WASHINGTON, April 2 (Reuters) - The U.S. Supreme Court ruled
on Monday that a government investigator who initiates a
criminal case against a private individual and later lies to a
grand jury still has immunity from a civil lawsuit over his
The high court justices unanimously handed a defeat to a
Georgia accountant who wanted to proceed with his lawsuit
seeking damages from a government official who was the chief
investigator for a local prosecutor.
The accountant, Charles Rehberg, had engaged in an anonymous
"whistleblowing" campaign about unethical billing practices at a
hospital in Albany, Georgia.
Investigator James Paulk of the Dougherty County District
Attorney's office falsely testified to a grand jury that the
accountant had harassed doctors.
Paulk, who started the investigation as a favor to hospital
officials, later admitted he had no evidence and had not talked
to any witnesses. The charges against Rehberg were dismissed.
Rehberg then sued, but Paulk argued he was protected by
immunity, and a U.S. appeals court based in Atlanta agreed with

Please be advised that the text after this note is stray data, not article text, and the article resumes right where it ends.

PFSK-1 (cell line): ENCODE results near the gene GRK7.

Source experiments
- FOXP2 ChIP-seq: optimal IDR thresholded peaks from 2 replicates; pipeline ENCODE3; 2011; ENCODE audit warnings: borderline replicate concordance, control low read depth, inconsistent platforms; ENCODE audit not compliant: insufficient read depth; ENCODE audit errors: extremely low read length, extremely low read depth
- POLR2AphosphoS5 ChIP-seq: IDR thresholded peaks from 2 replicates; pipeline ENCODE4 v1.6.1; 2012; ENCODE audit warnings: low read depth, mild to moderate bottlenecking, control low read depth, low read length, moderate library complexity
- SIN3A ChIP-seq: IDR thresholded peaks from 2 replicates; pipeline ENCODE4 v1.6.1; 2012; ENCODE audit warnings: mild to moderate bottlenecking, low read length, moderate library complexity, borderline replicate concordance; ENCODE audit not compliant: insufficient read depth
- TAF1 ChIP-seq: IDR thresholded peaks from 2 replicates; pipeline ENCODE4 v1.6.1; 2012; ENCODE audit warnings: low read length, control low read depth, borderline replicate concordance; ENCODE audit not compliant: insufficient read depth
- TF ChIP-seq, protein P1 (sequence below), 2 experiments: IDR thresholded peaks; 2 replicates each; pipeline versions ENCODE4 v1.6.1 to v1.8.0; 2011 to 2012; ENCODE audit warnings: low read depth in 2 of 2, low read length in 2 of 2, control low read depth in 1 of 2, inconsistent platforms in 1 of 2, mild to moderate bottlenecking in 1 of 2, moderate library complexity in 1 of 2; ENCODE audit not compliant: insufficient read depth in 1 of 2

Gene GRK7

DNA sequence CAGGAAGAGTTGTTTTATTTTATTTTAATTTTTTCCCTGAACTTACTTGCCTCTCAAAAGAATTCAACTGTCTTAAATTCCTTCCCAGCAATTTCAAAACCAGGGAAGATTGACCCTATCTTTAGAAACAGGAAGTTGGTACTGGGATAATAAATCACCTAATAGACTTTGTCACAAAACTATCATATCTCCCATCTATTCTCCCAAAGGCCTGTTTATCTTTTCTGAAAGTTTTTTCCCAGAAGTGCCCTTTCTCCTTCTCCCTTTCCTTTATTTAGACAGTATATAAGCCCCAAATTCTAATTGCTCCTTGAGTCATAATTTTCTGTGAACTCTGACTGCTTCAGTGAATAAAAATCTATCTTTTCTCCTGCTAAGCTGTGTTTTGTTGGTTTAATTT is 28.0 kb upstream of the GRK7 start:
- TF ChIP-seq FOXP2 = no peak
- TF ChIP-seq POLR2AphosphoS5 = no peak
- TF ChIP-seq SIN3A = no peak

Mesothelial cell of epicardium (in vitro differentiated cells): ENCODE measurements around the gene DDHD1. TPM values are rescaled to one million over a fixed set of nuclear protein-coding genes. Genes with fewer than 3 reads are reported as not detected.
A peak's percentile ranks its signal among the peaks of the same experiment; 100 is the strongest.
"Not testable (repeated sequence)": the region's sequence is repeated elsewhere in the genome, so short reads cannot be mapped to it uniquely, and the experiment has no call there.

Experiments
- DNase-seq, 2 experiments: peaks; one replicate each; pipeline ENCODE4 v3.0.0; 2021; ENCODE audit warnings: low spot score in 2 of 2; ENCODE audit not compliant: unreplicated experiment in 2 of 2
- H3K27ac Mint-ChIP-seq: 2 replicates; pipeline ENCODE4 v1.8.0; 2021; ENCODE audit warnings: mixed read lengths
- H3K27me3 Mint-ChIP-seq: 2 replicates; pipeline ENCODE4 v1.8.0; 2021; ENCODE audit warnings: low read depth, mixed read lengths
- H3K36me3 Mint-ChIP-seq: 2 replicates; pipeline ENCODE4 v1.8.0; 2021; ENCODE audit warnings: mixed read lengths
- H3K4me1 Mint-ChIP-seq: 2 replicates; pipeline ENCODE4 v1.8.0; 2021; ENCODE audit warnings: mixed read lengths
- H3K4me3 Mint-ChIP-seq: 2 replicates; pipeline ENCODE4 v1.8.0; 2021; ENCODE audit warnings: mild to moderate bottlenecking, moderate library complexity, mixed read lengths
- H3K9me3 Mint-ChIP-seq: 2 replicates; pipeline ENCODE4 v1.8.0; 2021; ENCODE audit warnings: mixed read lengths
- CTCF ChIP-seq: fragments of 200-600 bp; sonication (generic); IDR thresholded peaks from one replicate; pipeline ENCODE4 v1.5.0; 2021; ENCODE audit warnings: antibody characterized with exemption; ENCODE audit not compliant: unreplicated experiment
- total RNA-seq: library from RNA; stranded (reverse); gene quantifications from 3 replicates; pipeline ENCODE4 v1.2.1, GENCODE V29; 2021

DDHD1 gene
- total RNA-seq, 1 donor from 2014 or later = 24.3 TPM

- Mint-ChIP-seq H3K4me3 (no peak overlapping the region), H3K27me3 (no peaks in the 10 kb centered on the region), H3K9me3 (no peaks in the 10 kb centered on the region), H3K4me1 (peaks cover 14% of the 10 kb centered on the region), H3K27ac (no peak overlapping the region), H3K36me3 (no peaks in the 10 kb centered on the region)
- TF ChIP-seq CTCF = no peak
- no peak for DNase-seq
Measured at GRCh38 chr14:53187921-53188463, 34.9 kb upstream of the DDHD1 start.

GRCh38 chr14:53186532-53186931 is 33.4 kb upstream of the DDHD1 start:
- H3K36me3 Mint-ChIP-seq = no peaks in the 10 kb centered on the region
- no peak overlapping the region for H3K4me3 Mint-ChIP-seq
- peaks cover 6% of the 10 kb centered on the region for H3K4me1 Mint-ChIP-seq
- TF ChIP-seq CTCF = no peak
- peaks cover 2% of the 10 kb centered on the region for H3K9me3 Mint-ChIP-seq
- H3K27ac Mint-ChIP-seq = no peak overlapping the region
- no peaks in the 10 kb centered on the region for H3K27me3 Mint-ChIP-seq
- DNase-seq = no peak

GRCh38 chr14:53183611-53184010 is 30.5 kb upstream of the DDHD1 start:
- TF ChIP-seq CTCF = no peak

The Supreme Court's opinion by Justice Samuel Alito held
that witnesses in a grand jury proceeding were entitled to the
same absolute immunity from a civil lawsuit as a witness who
testifies at trial.
Without immunity, the truth-seeking process would be
impaired as witnesses might be reluctant to testify, Alito wrote
in the 18-page opinion, adding that a witness' fear of
litigation might deprive a grand jury of critical evidence.
Alito said potential liability was not needed as a deterrent
to prevent false testimony. Other sanctions, mainly criminal
prosecution for perjury, provided a sufficient deterrent, he
said. The justices agreed to decide the case after conflicting
appeals court rulings on the issue.
The Supreme Court case is Charles Rehberg v. James Paulk,
For Rehberg: Andrew Pincus of Mayer Brown.
For Paulk: John Jones.
(Reporting By James Vicini)
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